Basic Russian for beginners
Hello, how are you?
In this lesson you will learn:
- How to say hello to a friend.
- Basic rules of the verb "to be" in the Present tense.
- Basic rules about the gender of nouns.
Welcome to our online course of Russian language. We have created 14 lessons for you to discover this wonderful language, so you can have a basic first contact. In other words, here you won't find long lessons with never-ending grammar explanations. We want you to see many different details of the Russian language in the least possible time. By doing so, you'll have a general understanding in a short period of time. Russian has grammatical concepts which might be non-existent in your own language. That's why we'll see most of them briefly, so you get to know them, without having to read long explanations.
Useful phrase in Russian
Listen and repeat the following sentence:
Приве́т, как дела́?
pri-vyét, kak dye-Lá?
Hi, how are you?
Приве́т is an informal greeting equivalent of our "hi". It is used when meeting friends.
Как дела́? is the short form of "как твои́ дела́?" (literally "how (are) your things?"). It's an informal question used with friends.
Read, listen and repeat the basic vocabulary of this lesson:
In every lesson you'll find a short list with new words. You don't need to memorize them now, because later in the lesson you are going to listen to dialogues which contain this new vocabulary. At the end of the this course you'll have learnt more than 200 Russian words, which is enough to have a basic conversation. Listen carefully to the pronunciation and repeat each word.
Dialogues in Russian
These dialogues will help you memorise this lesson's vocabulary:
Hi! How are you? I (am) Elena, and you?
Приве́т! Как дела́? Я - Еле́на, а ты?
pri-vyét. kak dye-Lá? Ya ye-lyé-na, a ty?
And I (am) Michael.
А я Майкл.
a ya maj-kl.
(Are) you Russian?
No, and you?
Нет, а ты?
nyet a ty?
Yes, I (am) Russian.
Да, я ру́сская.
da ya rus-ka-ya
(Are) you Russian?
Yes, I (am) Russian. And you? (Are) you Russian?
Да, я ру́сская. А ты? Ты ру́сский?
Da, ya rús-ka-ya. A ty? Ty rús-kij?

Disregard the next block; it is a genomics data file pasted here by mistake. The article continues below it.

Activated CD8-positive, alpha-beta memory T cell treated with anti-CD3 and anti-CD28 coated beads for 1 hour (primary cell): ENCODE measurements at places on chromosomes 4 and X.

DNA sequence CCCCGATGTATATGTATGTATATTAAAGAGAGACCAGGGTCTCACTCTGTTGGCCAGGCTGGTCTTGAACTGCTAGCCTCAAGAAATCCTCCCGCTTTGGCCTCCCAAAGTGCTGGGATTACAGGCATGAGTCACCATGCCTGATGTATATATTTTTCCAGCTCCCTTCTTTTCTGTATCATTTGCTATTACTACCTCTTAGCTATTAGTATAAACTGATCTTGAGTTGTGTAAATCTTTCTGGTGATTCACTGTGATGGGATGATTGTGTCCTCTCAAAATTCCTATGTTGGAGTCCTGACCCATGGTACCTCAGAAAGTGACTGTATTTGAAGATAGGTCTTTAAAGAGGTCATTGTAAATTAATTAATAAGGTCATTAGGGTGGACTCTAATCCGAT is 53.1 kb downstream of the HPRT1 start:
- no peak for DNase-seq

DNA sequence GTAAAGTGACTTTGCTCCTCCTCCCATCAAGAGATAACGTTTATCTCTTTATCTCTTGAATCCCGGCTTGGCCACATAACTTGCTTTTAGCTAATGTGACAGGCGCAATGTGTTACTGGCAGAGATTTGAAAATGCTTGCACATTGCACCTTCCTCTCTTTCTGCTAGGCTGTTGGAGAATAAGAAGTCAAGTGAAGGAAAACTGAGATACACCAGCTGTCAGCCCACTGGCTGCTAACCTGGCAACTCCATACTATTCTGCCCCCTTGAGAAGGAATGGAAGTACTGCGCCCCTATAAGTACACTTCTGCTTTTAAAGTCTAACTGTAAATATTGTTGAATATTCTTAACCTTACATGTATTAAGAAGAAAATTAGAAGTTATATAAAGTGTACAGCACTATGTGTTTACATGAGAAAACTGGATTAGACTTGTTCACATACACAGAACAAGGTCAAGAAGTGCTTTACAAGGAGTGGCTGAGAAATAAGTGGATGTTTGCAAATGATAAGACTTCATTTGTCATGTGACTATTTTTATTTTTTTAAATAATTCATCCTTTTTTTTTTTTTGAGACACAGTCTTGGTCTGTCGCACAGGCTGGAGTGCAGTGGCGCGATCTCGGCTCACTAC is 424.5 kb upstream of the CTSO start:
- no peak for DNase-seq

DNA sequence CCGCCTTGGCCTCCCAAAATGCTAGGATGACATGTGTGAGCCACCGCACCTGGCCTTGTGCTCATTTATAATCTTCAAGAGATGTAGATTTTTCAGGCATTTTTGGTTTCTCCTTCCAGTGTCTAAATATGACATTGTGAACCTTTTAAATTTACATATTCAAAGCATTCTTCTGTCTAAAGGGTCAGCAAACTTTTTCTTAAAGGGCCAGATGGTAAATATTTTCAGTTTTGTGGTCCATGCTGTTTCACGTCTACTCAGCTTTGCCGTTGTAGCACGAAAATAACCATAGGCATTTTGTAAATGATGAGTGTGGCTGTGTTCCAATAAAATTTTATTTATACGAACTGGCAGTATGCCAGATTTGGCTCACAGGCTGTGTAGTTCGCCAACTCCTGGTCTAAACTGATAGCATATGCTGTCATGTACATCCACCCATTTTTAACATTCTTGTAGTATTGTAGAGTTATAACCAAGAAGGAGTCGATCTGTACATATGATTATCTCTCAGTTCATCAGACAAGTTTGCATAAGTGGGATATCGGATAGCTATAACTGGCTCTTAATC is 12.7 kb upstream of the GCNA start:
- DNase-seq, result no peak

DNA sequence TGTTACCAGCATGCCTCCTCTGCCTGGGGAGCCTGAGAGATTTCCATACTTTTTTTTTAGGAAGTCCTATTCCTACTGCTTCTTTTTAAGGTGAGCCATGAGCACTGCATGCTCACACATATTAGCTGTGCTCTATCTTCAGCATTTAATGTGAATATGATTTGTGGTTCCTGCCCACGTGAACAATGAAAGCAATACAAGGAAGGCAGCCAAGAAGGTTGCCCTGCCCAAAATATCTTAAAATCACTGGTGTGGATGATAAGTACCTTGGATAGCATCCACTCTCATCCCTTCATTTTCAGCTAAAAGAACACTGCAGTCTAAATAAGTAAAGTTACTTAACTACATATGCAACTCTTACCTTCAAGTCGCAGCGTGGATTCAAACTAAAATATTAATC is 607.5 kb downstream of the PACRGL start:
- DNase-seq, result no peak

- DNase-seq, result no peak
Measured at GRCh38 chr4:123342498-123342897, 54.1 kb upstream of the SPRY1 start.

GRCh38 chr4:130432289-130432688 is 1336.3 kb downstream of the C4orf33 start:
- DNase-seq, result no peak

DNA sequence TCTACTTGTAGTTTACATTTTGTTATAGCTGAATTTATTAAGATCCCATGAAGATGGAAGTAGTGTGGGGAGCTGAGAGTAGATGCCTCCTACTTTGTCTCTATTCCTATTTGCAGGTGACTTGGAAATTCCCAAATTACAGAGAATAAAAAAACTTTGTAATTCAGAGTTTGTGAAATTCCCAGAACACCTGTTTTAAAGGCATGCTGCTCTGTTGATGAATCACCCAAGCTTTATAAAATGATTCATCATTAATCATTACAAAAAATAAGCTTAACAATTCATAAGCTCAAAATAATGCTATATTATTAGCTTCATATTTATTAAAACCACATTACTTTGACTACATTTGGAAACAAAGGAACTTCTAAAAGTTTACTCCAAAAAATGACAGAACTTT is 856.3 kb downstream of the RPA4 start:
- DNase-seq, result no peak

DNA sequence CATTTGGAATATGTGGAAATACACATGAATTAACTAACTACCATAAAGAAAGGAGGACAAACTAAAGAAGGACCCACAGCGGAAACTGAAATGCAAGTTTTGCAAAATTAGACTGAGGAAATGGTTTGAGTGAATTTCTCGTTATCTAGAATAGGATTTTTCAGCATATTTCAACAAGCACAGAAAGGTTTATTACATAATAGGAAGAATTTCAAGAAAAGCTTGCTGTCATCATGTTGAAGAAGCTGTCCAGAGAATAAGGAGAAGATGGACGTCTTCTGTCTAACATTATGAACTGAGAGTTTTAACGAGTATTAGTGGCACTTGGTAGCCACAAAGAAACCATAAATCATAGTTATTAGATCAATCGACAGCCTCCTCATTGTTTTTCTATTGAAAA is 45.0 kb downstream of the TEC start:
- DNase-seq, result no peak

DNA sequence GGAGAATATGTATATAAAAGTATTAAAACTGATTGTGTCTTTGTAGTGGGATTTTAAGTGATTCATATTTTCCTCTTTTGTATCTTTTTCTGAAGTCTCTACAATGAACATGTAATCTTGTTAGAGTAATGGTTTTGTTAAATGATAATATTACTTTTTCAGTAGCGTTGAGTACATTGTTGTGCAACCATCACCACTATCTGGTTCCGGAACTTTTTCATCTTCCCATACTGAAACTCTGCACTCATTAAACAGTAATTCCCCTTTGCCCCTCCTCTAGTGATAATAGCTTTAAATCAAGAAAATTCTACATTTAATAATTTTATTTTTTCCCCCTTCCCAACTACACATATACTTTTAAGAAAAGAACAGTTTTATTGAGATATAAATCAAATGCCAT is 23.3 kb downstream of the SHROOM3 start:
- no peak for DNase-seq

No, I'm American.
Нет, я америка́нец.
Nyet, ya a-mye-ri-ká-nyets.
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Read the following grammar explanations for this lesson:
The verb "to be" in present
The verb "to be" is expressed in Russian by the verb "быть" (pronunciation: [byt']). In the dialogues above you have seen that the verb "to be" only appears in the English translation (I am, you are, he is,...).
That is because in modern Russian, the verb "быть" is not written when used in present tense (but it is in the past and future). Look at the following examples:
Ivan is an actor.
You are Peter.
I am Helen.
Ива́н - актёр.
In the first phrase (Ива́н - актёр) you can see that in the punctuation mark "-" is used instead of the verb to be.
You will see this mark often in books and it is useful to know how to use it. Just remember that the meaning of a sentence is the same with or without this mark
The three genders
Russian nouns, adjectives and pronouns have genders:
In English nouns have no gender, so this can be a confusing concept. It is difficult to say why a table in Russian (стол) is masculine and a bed (крова́ть) is feminine. There is no logic in the elections of genders and you simply must learn it.
The ending of a word can help us to identify its gender. Look for example at the endings we have seen in the dialogues:
- "ру́сский" (masculine)
- "ру́сская" (feminine)
The word "Russian" is an adjective. In the dialogues we have seen that "ий" is a masculine ending for adjectives and "ая" is a feminine ending for adjectives. There are many other endings which you will be learning little by little during this course.
Check how much you have learnt in this lesson:
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